What Are The Types of Medical Office Jobs?


Medical office jobs include clerical positions that help a medical practice run smoothly. These jobs are usually held by people without medical training, but with experience or education in business and office management. Several office jobs in a medical office are unique to medical practice, such as medical receptionist, records clerk, and medical biller.


  • A medical office receptionist works at the front desk and welcomes patients as they come in. The receptionist also greets delivery carriers and pharmaceutical sales representatives, as well. When patients enter, the receptionist checks the patient in, giving him forms to fill out including medical history. She also takes the patient's insurance information and enters it into the computer. She must know the office's scheduling software so she can make appointments. Some receptionists also collect co-payments from patients as they leave, schedule follow-up appointments, and provide them with the phone numbers of other offices for referrals. A receptionist may also be responsible for running errands for physicians, including getting coffee or lunch.

Medical Records

  • The medical records clerk is responsible for maintaining patient records. Medical records clerks do the filing and pull charts for the physicians when the patients come in. A clerk must be up to date on all privacy laws, and must know the practice's procedure for providing medical records to patients, other doctors, and attorneys. The medical records clerk is often a notary. If the office is transitioning to electronic medical records, the clerk is responsible for scanning all paper charts into the electronic records system. He must also scan test results and handwritten notes from the doctor into the electronic chart. In some offices, the clerk distributes the mail and incoming faxes.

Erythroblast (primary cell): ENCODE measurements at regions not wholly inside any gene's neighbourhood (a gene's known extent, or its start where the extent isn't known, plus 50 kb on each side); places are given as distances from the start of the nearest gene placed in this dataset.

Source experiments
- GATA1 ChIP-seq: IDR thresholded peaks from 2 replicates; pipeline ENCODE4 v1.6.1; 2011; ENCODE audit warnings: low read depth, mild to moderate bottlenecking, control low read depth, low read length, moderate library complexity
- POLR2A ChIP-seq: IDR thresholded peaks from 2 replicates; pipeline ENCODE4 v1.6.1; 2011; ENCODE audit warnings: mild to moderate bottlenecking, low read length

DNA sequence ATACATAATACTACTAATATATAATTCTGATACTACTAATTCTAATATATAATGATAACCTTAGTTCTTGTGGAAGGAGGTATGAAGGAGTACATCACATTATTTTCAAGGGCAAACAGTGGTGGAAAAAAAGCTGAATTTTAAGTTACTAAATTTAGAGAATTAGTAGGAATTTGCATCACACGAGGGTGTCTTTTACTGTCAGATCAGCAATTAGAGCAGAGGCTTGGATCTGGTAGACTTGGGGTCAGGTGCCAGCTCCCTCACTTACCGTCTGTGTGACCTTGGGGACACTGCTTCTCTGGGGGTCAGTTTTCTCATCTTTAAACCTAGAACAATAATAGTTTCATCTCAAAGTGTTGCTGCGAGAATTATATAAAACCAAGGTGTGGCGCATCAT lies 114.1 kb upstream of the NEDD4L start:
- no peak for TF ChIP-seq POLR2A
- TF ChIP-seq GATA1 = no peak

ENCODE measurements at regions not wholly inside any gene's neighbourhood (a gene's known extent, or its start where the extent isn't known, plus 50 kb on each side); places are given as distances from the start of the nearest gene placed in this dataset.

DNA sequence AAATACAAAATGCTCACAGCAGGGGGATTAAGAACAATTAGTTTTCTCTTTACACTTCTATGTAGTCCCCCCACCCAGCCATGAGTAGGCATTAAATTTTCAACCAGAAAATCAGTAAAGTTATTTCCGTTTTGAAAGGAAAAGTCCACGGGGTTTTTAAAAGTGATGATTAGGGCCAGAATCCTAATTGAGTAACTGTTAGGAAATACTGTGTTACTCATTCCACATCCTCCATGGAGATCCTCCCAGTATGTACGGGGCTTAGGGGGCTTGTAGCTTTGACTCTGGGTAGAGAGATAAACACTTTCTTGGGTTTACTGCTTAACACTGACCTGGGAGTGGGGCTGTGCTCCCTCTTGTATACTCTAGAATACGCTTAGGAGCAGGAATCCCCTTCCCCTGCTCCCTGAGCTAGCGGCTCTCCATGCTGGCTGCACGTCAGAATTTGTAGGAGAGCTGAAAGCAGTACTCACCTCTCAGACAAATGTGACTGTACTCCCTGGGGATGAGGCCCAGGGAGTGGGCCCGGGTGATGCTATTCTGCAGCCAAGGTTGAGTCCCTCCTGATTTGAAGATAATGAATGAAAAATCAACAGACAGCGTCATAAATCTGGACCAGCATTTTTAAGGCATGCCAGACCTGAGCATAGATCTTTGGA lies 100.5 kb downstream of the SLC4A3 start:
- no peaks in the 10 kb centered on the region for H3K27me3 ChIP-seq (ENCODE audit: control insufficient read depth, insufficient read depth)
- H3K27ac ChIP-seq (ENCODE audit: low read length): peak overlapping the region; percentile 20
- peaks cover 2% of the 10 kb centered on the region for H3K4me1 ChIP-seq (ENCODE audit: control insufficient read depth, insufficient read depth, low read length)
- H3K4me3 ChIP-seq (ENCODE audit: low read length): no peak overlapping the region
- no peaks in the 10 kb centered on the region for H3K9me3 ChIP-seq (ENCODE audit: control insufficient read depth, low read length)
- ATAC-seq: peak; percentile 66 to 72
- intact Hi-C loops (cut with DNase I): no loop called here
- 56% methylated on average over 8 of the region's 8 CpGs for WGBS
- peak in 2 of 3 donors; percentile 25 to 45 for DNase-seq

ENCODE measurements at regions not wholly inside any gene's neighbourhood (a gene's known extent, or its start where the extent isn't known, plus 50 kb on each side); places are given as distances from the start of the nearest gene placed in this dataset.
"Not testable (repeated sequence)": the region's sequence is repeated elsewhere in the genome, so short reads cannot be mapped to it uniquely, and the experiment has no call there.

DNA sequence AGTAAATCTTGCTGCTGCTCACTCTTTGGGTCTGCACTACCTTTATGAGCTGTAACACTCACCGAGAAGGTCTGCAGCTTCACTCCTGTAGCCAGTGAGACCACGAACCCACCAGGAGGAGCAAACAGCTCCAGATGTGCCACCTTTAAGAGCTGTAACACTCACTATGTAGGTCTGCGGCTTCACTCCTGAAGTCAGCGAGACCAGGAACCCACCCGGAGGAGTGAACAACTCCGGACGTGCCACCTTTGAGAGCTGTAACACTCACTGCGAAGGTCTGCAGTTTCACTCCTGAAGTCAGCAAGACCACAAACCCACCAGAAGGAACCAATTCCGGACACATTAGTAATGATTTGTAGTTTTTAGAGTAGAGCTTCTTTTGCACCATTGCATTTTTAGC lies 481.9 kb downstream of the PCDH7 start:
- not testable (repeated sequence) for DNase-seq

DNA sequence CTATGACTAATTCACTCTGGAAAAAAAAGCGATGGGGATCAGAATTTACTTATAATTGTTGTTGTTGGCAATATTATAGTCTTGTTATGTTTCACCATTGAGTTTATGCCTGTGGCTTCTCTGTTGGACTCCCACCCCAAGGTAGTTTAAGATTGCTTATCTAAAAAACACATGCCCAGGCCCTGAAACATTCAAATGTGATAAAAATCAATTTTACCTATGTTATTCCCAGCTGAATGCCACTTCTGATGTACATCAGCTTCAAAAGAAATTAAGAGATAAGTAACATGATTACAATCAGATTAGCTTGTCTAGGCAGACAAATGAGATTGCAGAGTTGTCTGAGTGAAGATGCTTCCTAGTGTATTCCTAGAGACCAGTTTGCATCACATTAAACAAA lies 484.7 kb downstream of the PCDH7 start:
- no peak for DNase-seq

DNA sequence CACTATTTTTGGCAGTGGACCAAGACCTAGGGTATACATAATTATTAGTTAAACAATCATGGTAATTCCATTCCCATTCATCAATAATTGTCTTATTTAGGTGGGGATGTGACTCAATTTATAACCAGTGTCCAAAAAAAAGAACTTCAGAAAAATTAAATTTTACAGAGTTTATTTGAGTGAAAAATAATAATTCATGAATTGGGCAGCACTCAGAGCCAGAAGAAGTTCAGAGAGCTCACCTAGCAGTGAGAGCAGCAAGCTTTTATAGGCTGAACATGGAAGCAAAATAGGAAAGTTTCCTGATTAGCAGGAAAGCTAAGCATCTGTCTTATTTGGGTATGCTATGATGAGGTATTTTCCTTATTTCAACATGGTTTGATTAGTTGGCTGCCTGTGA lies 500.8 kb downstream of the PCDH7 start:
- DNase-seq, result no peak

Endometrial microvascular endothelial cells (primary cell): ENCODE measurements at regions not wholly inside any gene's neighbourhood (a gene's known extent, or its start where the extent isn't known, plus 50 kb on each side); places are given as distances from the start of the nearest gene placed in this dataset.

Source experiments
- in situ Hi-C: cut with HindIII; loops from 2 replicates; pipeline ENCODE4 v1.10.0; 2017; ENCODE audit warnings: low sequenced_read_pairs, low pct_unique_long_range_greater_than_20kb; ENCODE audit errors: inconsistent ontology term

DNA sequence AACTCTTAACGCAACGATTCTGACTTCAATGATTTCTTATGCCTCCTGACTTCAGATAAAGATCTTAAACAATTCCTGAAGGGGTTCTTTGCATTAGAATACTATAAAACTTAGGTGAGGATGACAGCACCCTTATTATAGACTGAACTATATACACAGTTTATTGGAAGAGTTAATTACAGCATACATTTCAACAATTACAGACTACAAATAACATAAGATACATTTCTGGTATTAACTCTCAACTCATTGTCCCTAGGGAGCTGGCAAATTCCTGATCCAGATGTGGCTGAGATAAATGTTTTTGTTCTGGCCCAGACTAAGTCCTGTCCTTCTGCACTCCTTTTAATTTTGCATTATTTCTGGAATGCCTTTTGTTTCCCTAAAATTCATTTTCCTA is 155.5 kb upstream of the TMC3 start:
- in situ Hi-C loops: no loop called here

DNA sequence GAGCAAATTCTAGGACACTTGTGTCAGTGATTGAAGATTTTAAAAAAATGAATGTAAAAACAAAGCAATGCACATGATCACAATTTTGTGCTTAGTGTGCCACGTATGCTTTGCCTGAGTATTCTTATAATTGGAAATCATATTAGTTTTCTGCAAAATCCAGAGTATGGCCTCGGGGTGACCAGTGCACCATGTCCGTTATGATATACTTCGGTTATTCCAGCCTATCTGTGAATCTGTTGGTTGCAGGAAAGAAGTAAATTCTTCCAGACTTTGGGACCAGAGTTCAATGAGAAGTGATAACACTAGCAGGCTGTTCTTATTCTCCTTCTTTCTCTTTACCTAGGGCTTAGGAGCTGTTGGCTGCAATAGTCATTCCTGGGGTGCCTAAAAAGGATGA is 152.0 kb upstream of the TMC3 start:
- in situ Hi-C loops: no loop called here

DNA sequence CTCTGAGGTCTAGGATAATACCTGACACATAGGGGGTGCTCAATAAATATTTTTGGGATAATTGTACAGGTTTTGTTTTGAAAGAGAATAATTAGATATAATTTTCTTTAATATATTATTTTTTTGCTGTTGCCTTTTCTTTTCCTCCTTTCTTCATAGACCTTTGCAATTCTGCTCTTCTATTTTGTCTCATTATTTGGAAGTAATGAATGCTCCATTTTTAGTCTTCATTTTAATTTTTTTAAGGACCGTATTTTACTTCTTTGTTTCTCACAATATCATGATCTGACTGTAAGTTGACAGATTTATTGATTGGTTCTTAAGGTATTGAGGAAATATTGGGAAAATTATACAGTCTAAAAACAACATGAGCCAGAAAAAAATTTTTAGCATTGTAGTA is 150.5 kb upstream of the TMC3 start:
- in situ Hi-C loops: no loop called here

Medical Billing

  • The medical billing job consists of processing payments, billing patients, and processing insurance claims. Some medical offices outsource their billing, but most have in-house billing departments. A medical biller checks each claim as it goes out to ensure it fits the specific insurance company's claim format. The biller usually takes phone calls from patients inquiring about their bill, and also spends time on the phone with insurance companies, trouble-shooting claim issues. The medical biller must have a thorough knowledge of each procedure performed in the office, its price, and which insurance companies cover them.

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  • Janelle Simpson; Medical Office Manager, Virginia Beach, Virginia
  • Photo Credit paperwork image by Pix by Marti from Fotolia.com
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